By Linda Albert
(Page 2 of 2)
So now I have resorted to stream of consciousness in order
to see if there’s anything I might yet learn. It
occurs to me my unconscious is trying to tell me I am
currently standing on the stage of my life without a
Dreamcoat. “A something of something, a flash of
light, that golden coat flew out of sight. The world has
turned to darkness. I am all alone.” That might
be a little melodramatic; I’m pretty sure I’m not in a
full-fledged depression, but somehow there is a relationship
to this song and the way my emotional life now stands.
My husband is recuperating well. His surgeon says he
is ahead of schedule in his healing. Though walking
laboriously because of his 22 years with Parkinson’s, and
unable to be on his own, he is once again able to walk with
a walker much of the time, after having been confined full
time to a wheelchair for two months before the hip
replacement. We have loving and helpful children,
caring friends and, when needed, professional help. We live
in an apartment with beautiful views. There is a lot
for which to be grateful. I know this. But life
has gotten narrower and more confining. My husband is
frustrated and sometimes angry that he is not more
independent; I am more impatient.
In writing this, I realize I am currently without a dream.
This is a painful realization. The illusion of control
I had in regard to my husband’s Parkinson’s disease has
disappeared. And, worst of all, the sense of mutual
purpose and harmony of interests we enjoyed together during
our Florida retirement seems, in larger part than I wish, to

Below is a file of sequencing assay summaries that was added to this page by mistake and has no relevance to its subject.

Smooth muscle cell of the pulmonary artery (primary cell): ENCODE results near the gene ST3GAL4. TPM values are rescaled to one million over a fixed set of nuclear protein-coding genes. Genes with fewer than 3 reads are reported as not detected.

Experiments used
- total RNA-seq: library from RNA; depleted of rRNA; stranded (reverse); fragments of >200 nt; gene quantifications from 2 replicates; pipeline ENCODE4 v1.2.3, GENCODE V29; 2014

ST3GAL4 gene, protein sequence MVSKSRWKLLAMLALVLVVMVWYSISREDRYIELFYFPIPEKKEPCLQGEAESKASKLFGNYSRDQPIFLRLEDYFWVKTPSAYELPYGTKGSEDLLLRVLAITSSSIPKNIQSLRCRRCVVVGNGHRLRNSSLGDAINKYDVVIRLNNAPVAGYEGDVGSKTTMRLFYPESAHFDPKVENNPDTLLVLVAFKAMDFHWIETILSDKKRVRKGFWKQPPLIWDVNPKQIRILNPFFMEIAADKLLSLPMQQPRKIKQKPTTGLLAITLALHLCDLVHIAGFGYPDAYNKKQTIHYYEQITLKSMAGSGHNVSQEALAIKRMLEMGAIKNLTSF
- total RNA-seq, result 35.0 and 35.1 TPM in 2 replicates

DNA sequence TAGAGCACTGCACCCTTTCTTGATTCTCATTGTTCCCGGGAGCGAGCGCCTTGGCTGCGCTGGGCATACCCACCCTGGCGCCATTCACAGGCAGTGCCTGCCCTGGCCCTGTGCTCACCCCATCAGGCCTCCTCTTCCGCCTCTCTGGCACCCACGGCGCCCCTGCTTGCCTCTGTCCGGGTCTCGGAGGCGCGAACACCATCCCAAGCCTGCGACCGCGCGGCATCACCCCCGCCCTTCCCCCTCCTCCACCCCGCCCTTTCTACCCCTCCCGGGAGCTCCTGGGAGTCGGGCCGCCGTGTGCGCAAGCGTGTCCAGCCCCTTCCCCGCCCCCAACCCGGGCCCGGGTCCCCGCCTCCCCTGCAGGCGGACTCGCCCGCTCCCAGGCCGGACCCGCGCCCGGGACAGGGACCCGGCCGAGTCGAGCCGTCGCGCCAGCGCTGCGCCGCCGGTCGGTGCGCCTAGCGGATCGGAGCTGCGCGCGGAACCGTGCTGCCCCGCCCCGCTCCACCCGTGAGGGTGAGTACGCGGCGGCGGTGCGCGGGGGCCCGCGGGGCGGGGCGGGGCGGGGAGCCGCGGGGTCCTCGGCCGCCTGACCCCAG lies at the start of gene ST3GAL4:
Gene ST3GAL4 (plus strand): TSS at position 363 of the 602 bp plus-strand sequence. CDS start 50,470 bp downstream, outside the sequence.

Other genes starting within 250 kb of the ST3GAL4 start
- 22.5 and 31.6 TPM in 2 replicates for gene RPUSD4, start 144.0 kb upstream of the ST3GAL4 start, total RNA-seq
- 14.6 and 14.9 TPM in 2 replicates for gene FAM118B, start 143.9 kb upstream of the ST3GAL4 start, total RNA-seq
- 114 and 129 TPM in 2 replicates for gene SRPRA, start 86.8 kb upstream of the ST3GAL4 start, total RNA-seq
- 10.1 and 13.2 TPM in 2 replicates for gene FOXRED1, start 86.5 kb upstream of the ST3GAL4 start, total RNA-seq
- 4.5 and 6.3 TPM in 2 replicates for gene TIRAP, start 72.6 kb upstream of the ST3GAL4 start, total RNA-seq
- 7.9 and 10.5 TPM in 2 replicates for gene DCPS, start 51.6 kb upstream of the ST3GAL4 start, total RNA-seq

have slipped away as well. I hope this is temporary,
but how can I know? Our sense of hope and optimism is harder
to come by some days; that silver lining is harder to find.
While I’m not ready to give up, the realities are clear.
We are in a new phase of life, and new challenges await us:
how to accept and cope with the growing demands of a
progressive illness with all its attendant emotional
complexity and confusion; how to find the necessary balance
between giving care and providing safety while continuing to
respect my husband’s obvious need for autonomy; how to find
interests we can still enjoy together despite new
limitations and changing needs on both our parts, and,
finally, how to discover and manage an independent life for
myself away from illness and responsibility without feeling
guilty that in doing so I am abandoning my husband and
leaving him behind.
“The world and I we are still waiting. Anticipating.
Any dream will do. Bring back that colored coat, that
amazing colored coat. Bring back that colored coat.
That amazing colored coat.”